On Deployment: Love and Duty in Modern War

June 25, 2015

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Ellen DeGeneres is wrong.

Misleading, maybe. Her show features military family reunions, following a year of separation, complete with hugs, kisses — all for the cameras. Sometimes even a free trip. The audience loves it; millions take in the YouTube clip.

Unfortunately, this happy view is as inaccurate as focusing on a marathon’s final strides. What about the other 26.1 miles? Or, oppositely, the start? What about the military experience, the moment of deployment departure, when family and all that matters is about to fade into the rearview mirror — what does this feel like?

In my case, excruciatingly conflicted. I love my wife and adore my two daughters, but this coming weekend I will leave them for a year to guard the Demilitarized Zone (DMZ) in South Korea.

I graduated from West Point and earned a commission as a second lieutenant on June 1, 2002. I saw combat in Iraq in 2003 and 2005. So deployment is not a new experience. But it’s harder now.

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I have children, like the character portrayed by another Matthew — McConaughey — who plays a father (“Cooper”) on a future-decaying Earth in “Interstellar.” In the movie, he struggles to keep his small family together, including his ten-year old daughter, “Murph” (Mackenzie Foy; played as an adult by Jessica Chastain). Cooper happens to be a talented former NASA pilot, and learns of a secret mission to space that (naturally) requires his special talents. Ultimately, his choice is to leave home on a dangerous mission to attempt to save the human race. Feeling conflicted, he knows he must go, that he can make a unique contribution — but his family will clearly suffer for it.

When he leaves, Murph won’t speak to him, throws things, and thrusts herself into bed. Cooper begs her to say a proper goodbye. When she won’t, he’s forced to tell her “I love you forever,” and walks out the door. Murph realizes she’s made a mistake, running downstairs to the door yelling “Dad … Daddy!” as the dust from Cooper’s truck still hangs in the air above the dirt road. Later in the film, Cooper is forced to virtually revisit that scene, of his leaving, watching himself walk towards the door. Wanting to take his choice back, wishing he had stayed with Murph, he screams at this vision: “Don’t let me leave, Murph! Don’t let me leave!”

In contrast, I know my going to Korea will not save the world. I cannot even say for certain my contribution will matter, while my presence at home is clearly significant. For our four-year-old daughter, I’m the first thing she sees when she wakes up and the last before she closes her eyes at night. So what makes this year on the DMZ worthwhile?

I can only fall back on professional duty, my obligation to serve the American public. By any objective or subjective measure, North Korea is a human rights wasteland. Like ISIS or the Taliban, the Kim regime systematically destroys human progress, forcing conformity with oppressive dictates and a stultifying worldview, and thereby threatening a world that is safe for diversity. And this diversity really matters. There are many things worth defending; this is one of them.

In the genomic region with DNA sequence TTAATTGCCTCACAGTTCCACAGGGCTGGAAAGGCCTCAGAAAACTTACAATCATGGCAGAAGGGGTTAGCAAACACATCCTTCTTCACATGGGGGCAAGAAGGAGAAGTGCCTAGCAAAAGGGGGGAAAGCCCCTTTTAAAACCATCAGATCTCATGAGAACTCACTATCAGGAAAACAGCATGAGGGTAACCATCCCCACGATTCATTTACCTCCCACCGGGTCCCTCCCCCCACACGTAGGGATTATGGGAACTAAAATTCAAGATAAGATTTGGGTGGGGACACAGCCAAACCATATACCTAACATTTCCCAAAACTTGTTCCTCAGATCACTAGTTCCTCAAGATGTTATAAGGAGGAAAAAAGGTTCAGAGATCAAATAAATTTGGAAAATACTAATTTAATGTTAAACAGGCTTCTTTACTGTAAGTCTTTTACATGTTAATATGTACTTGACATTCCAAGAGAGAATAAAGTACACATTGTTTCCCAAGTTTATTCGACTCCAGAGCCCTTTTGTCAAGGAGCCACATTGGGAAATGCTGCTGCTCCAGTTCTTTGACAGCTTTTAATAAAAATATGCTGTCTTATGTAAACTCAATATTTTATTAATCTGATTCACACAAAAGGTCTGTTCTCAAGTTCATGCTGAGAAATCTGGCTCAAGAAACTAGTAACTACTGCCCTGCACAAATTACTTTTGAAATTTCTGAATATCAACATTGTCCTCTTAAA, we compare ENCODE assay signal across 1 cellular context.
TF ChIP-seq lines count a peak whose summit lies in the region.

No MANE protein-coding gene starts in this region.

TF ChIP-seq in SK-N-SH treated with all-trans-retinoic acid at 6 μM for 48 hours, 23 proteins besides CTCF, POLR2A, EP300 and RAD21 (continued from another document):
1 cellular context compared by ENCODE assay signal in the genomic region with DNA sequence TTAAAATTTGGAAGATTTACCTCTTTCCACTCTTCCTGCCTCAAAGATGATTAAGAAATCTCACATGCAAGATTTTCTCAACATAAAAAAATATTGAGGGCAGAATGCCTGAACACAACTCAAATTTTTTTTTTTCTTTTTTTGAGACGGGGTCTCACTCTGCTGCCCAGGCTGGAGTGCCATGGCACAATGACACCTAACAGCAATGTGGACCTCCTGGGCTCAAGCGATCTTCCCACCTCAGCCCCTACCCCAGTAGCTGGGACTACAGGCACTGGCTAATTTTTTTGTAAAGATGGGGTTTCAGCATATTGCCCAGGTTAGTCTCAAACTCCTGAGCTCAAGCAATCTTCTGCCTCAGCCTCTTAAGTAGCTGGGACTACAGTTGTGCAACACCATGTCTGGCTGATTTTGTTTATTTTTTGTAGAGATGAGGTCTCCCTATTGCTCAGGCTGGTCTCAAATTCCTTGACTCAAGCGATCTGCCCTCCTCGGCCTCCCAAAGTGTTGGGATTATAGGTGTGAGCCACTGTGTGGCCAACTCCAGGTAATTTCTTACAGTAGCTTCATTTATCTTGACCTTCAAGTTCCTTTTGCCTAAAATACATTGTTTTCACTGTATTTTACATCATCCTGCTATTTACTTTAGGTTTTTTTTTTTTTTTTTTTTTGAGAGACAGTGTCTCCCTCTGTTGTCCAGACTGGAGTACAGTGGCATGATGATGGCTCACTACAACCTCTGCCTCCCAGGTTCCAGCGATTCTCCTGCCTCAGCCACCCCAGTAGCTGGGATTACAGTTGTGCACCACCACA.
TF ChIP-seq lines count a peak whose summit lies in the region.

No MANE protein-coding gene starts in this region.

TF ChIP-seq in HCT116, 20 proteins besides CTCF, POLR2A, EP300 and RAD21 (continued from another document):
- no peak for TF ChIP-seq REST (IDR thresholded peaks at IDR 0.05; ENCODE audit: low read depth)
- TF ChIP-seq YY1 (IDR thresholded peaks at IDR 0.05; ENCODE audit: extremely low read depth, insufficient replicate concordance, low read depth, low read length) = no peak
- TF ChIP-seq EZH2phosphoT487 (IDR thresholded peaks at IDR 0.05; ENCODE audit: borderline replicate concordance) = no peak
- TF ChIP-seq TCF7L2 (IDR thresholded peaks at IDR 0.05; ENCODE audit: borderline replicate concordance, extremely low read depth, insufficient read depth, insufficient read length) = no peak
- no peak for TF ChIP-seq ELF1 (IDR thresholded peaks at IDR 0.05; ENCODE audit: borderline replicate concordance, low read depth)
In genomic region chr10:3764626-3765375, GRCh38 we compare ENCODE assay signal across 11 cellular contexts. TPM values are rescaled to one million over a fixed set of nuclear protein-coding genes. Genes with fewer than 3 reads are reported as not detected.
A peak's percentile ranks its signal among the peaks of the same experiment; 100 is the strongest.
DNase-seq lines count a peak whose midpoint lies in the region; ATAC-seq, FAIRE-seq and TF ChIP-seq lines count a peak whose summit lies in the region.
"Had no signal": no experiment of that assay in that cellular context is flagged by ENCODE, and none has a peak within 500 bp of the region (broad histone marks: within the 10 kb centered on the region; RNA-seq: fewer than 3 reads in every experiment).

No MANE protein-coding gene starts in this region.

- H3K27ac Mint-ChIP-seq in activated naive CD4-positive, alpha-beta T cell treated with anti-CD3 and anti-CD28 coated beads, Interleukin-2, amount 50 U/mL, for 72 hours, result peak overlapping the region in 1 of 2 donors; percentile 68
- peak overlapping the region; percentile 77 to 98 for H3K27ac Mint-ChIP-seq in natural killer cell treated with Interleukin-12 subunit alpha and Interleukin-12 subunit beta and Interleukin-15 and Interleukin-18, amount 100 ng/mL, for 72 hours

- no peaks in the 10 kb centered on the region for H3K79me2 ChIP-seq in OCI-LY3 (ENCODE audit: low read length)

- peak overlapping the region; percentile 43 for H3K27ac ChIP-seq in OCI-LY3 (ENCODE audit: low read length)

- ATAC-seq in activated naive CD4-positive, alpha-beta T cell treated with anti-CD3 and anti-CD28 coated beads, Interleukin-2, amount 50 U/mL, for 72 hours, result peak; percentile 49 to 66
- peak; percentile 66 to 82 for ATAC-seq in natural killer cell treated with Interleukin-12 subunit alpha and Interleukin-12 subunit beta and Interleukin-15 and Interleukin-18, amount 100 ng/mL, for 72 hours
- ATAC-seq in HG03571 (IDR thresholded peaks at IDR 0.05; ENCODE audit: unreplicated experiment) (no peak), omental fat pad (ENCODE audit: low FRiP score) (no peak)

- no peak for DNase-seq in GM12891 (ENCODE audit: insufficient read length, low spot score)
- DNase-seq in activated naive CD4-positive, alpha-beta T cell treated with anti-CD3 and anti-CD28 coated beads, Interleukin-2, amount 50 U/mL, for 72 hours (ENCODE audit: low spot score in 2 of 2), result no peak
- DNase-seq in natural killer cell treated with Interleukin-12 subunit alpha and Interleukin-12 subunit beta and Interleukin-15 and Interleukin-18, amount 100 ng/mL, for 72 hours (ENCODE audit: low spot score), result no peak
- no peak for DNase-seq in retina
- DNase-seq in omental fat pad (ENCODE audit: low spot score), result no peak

One of the best officers I served with in Iraq is gay, as is the first clergyman to bless my oldest daughter. I fought with a Moroccan Muslim, and both of us would have died protecting Iraqis, regardless of sect. I have handed grieving spouses flags at military funerals, most recently that of two soldiers — one of whom was Jewish, the other a committed atheist. When my daughter recently had an unexpected seizure — horrifying for new parents like my wife and I — we overruled our white, Anglo-Saxon, (likely) Protestant doctor’s opinion in favor of that of a Pakistani doctor we trusted more. And though, being from Minnesota, I’m Lutheran, we plan on making our long-term home in Utah, home of the Mormon faith.

This diversity is worth defending. And so I see this as my role, my miniscule contribution to the world I want my girls to live in. Duty pushes me; my beliefs compel me.

But I do fear losing my family. Iraq showed me how quickly it can all be gone. In my darkest moments, I daydream a future I wouldn’t wish on anyone. In it, I’ve died. It hurts because my family has completely forgotten me. Over time, there is less and less of me until it was as if I never was. This idea is so frightening it literally incapacitates me. It’s hard to type, or even think.

So I don’t need a car or a trip or a visit to Ellen’s show. I need this year to pass quickly. Fortunately, as always, Hollywood provides some hope. Cooper made it home to see Murph again. Upon embrace, daughter tells father, “I knew you’d come back.” He asks, “Why?” She answers, “Because my Dad promised me.”

I would do anything to be able to promise the same to my girls.


Major Matt Cavanaugh is a U.S. Army Strategist that has served in assignments ranging from Iraq to the Pentagon, New Zealand and New York. He writes regularly at WarCouncil.org and invites others to connect via Twitter @MLCavanaugh.

This essay is an unofficial expression of opinion; the views expressed are those of the author and not necessarily those of the US Military Academy, Department of the Army, the Department of Defense, or any agency of the US government.


Photo credit: The U.S. Army

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